Aesthetically speaking, the Vaio Pro 13 is an obvious success. The carbon fibre lining looks great (until it gets smudged, because the material seems to love collecting fingerprints). But besides looks, another advantage with carbon fibre is that it's lightweight—the Vaio Pro 13 weighs 1.05 kg, compared to the 13" MacBook Air's 1.3 kg).
The surface surrounding the keyboard is slightly granular and the touchpad is set within a broad strip of carbon fibre that smudges just as easily as the rest of the computer. We're a little worried about how sturdy this section is, because the centre of the chassis dips in surprisingly far when you push down on it. Let's just hope the Vaio Pro 13 bends more than it breaks.
Along the back edge are two small feet that protect the screen when it's open. Just watch out for scrapes when you have the computer sitting on your lap!
The backlit chiclet keyboard provides nice typing, although the stroke is a bit short. We were somewhat apprehensive about it at first, but we quickly got used to it. For some reason there's no shortcut for adjusting or turning off the backlighting. But there are other shortcuts that are used in combination with the Fn key for things like touchpad on/off, volume, screen brightness and display mode when hooked up to an external monitor.
The touchpad is nice and roomy, and a pleasure to use. It does, however, have a little bit of play compared to the chassis, producing a noise that could get annoying after a while. It recognises touch gestures such as two-finger zooming, scrolling, rotating and the Windows 8 gestures. The lower right- and left-hand corners are clickable so as to act as standard left and right clicks.
The model we tested has a touchscreen that's responsive and precise. However, a touchscreen on a laptop only goes so far, considering how tiring it is to hold your hands in the air for extended periods. A hinge like the one the Lenovo IdeaPad Yoga 13 has would have helped.
As is often the case with ultrabooks, the connectivity is skimpy with just two USB 3.0 ports, a headphone/microphone combo jack and an SD card reader. It does have an HDMI out, though, which isn't the case with many ultrabooks, including the MacBook Air. No Ethernet (RJ45) port.
The heat certainly gets high at times, but we've seen worse. It's expelled via the air vent along the left edge of the computer, shown here:
The Full HD (1920 x 1080 pixels) IPS screen provides a top-notch image for an ultrabook. With brightness up to 380 cd/m², the Vaio Pro 13 is easily legible even in very bright settings, and at 1,060:1 it has one of the best contrast ratios on the market, along with the Asus Republic of Gamers G750.
The colours are practically flawless. The Delta E (which measures colour fidelity) is 3.6. Once again, that's one of the best figures on the market. The colour temperature is also near-perfect at 6,550 K, practically on par with the ideal 6,500 K. This is an outstanding display, sitting in the same pantheon as the Asus Zenbook Prime UX31A and Samsung Series 7 Ultra.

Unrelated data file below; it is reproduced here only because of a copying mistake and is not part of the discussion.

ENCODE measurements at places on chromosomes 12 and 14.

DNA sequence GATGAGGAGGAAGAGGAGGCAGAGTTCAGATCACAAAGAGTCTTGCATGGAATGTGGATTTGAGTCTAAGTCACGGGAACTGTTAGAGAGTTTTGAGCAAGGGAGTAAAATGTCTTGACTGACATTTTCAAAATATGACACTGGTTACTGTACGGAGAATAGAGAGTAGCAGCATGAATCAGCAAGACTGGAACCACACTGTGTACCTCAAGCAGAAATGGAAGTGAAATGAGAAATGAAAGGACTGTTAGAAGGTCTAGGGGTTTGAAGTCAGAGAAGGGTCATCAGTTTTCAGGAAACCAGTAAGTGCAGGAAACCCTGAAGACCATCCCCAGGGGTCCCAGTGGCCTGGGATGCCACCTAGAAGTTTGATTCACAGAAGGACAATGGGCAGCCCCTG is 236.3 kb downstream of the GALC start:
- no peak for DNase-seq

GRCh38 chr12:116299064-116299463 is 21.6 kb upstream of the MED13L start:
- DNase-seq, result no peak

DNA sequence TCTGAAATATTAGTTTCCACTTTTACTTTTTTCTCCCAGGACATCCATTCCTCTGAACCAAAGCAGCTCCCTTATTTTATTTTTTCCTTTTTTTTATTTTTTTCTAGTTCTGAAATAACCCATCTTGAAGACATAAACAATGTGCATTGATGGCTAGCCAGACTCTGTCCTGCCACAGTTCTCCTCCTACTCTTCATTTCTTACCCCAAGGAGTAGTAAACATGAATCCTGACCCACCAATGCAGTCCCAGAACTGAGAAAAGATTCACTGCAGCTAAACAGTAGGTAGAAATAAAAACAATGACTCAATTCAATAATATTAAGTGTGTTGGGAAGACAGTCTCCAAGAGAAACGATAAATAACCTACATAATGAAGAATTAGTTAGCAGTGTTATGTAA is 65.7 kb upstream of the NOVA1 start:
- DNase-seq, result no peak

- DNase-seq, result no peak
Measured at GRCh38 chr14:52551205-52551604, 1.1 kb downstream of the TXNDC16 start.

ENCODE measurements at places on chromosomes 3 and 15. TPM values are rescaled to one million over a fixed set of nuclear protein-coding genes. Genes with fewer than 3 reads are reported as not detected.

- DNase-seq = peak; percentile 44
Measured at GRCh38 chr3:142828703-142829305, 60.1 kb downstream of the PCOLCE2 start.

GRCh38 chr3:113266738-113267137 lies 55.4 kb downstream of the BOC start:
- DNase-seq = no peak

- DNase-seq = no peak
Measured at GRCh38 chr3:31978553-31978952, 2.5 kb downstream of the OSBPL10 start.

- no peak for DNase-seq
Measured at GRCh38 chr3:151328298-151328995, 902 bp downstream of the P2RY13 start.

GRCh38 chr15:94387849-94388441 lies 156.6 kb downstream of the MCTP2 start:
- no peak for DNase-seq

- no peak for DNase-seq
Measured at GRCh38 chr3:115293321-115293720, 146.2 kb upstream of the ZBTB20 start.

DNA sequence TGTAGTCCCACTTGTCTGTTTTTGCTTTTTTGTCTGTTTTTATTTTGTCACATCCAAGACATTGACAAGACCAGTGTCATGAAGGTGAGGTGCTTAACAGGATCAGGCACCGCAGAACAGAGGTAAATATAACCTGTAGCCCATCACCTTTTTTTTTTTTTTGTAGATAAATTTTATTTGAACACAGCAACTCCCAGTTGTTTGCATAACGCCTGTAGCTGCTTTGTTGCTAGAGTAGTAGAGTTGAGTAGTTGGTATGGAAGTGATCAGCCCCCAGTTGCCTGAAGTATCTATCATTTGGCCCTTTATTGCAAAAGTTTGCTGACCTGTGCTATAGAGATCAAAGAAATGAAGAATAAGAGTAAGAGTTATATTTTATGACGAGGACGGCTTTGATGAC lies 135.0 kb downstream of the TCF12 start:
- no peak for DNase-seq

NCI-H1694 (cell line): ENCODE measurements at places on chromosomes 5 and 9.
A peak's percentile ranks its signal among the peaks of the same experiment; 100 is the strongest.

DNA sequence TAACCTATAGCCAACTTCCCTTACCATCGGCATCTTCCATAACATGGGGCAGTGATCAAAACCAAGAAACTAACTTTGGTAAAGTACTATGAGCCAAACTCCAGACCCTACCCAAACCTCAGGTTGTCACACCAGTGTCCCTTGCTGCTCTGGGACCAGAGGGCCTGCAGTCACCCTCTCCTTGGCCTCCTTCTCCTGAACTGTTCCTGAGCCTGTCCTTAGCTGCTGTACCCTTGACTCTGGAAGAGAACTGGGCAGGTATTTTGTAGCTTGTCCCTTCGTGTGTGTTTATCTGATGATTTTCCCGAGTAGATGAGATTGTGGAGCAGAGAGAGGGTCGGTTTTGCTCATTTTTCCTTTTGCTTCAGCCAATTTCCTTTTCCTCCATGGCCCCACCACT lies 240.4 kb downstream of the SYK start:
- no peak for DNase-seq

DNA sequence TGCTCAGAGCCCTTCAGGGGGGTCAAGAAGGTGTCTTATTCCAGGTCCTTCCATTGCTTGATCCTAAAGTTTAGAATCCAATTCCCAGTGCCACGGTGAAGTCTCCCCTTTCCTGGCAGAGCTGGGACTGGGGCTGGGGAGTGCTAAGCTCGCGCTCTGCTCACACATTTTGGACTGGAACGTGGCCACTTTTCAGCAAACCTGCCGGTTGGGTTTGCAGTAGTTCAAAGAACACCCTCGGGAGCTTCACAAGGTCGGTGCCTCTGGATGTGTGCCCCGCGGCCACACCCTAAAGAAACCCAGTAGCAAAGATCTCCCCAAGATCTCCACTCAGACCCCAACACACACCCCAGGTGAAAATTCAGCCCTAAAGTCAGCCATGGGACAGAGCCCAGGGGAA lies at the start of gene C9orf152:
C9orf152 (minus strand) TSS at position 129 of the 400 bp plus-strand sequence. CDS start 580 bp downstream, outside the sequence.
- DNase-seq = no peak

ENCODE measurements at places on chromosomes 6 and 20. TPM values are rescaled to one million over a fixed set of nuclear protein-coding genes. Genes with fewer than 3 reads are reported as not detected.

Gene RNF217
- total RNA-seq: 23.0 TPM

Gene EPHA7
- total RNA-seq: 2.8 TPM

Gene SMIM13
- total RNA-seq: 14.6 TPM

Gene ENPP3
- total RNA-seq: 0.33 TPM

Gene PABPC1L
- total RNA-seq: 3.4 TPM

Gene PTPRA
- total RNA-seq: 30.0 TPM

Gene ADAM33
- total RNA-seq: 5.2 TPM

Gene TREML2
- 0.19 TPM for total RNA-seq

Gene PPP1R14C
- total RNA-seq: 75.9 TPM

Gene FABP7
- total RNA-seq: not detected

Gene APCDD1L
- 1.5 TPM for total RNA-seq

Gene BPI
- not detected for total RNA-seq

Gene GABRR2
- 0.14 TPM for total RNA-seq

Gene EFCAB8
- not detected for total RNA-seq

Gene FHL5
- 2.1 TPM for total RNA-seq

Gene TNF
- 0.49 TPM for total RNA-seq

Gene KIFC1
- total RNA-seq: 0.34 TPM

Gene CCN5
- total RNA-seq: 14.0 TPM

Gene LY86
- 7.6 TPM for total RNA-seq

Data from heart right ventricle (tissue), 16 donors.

Green = good / Orange = tolerable / White = heavily altered
The model we were sent to review features an Intel Core i5-4200U processor, 4 GB of RAM, an Intel HD Graphics 4400 chipset and a 128 GB SSD. Everything mentioned above applies to all variations of the Sony Vaio Pro 13, whereas the Processor Power, Gaming and Battery Life sections below apply only to the configuration we tested.
In our internal rating system we gave the Intel Core i5-4200U processor a score of 122. It's a powerful CPU that enables the Vaio Pro 13 to undertake any task at respectable speeds. The performance is much better than the 13" MacBook Air, whose Intel Core i5-4250U we gave a score of 93.
The MacBook Air took 461 seconds to export a batch of photos, where the Vaio Pro 13 took just 407 seconds to export the same batch. Compressing files took 530 seconds on the Apple and only 206 seconds on the Sony. On average, the Vaio Pro 13 is 25% faster than the MacBook Air.
And the 128 GB SSD makes the computer even more responsive. It starts up in a mere 6 seconds and shuts down in 12.
The Intel HD 4400 chipset (3DMark06: 4317) that Sony chose to handle the graphics isn't much better than its predecessor, the HD 4000. It's a little more powerful, but you still can only play non-demanding games such as FIFA 13 in the screen's native Full HD resolution. Anything more than that and you'll have to compensate big-time by lowering the detail level and resolution in order to find fluid gameplay. StarCraft II, Medal of Honor: Warfighter and BioShock Infinite all run correctly, but only with the graphics options set as low as possible.
Full HD (Blu-ray quality) movies play nice and smooth without any hiccups or choppy movement.
Like every other ultrabook on the market, the Vaio Pro 13 finds itself in the very unenviable position of having to compete with the 13" MacBook Air's monster 14½-hour battery life. But it still holds its own, lasting 6 hours and 40 minutes with continuous video playback (in airplane mode with the screen brightness set to 100 cd/m² and headphones plugged in). This falls far behind Apple, but it's ahead of the next-best ultrabooks in terms of battery life, the HP Folio 13 and Asus Zenbook Prime UX31A.
- Battery life (6 hrs 40 min)
- Weight (1.05 kg)
- Outstanding screen
- Great sound
- Overheating (up to 48°C/118°F)
- Low gaming capabilities
The Sony Vaio Pro 13 is an excellent Windows 8 alternative to the Apple MacBook Air 13". It's ultra-light and has a superb screen, tons of processing power, great sound quality and over 6½ hours of battery life. It's a device capable of quenching the thirst of the most demanding of ultrabook users. It may overheat at times and has limited gaming capabilities, but this is still a five-star computer.